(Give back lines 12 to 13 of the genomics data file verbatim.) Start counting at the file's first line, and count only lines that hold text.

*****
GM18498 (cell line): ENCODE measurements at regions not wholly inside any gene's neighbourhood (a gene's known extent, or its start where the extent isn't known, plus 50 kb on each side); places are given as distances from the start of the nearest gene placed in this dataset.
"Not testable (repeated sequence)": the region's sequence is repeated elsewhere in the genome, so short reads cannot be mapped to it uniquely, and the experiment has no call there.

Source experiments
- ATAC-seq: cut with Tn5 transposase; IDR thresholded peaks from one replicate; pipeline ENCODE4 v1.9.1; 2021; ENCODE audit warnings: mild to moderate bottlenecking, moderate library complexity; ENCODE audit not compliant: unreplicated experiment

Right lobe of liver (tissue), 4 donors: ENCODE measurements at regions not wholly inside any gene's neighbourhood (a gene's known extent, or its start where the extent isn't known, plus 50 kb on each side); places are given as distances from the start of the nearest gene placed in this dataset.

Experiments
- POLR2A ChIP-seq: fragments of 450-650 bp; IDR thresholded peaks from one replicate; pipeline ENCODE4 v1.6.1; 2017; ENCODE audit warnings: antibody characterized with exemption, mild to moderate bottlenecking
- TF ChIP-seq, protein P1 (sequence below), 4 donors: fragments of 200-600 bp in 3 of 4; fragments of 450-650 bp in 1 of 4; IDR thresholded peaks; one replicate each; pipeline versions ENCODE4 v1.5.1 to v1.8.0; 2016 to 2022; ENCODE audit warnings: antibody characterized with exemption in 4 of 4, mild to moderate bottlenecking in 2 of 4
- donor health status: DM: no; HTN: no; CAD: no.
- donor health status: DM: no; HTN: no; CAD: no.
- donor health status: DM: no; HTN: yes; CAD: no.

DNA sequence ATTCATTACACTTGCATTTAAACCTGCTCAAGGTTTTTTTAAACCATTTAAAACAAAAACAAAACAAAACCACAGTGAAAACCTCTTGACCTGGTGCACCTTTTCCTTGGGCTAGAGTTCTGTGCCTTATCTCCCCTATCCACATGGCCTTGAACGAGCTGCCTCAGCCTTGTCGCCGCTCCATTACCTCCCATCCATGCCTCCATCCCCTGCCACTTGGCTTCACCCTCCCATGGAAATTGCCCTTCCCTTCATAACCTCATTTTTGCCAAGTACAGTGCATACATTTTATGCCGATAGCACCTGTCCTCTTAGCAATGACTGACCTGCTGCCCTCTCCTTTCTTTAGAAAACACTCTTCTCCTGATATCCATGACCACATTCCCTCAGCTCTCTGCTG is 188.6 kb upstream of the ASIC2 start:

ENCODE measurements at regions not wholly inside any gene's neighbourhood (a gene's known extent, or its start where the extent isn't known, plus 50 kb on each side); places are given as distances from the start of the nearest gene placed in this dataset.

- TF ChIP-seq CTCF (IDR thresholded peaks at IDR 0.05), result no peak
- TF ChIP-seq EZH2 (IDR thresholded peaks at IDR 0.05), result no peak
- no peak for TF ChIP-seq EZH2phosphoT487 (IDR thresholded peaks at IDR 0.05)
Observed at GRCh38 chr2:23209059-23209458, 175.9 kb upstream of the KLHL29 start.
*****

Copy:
DNA sequence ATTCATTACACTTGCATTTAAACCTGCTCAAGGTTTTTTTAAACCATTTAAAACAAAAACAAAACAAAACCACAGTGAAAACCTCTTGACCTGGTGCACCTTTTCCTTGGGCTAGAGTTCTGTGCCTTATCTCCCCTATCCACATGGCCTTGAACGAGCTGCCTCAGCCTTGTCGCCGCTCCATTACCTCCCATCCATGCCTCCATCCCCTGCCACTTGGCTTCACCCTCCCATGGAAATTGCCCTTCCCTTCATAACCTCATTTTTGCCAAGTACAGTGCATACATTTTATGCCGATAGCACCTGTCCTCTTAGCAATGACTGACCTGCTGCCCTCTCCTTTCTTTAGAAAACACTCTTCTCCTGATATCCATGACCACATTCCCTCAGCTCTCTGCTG is 188.6 kb upstream of the ASIC2 start:

ENCODE measurements at regions not wholly inside any gene's neighbourhood (a gene's known extent, or its start where the extent isn't known, plus 50 kb on each side); places are given as distances from the start of the nearest gene placed in this dataset.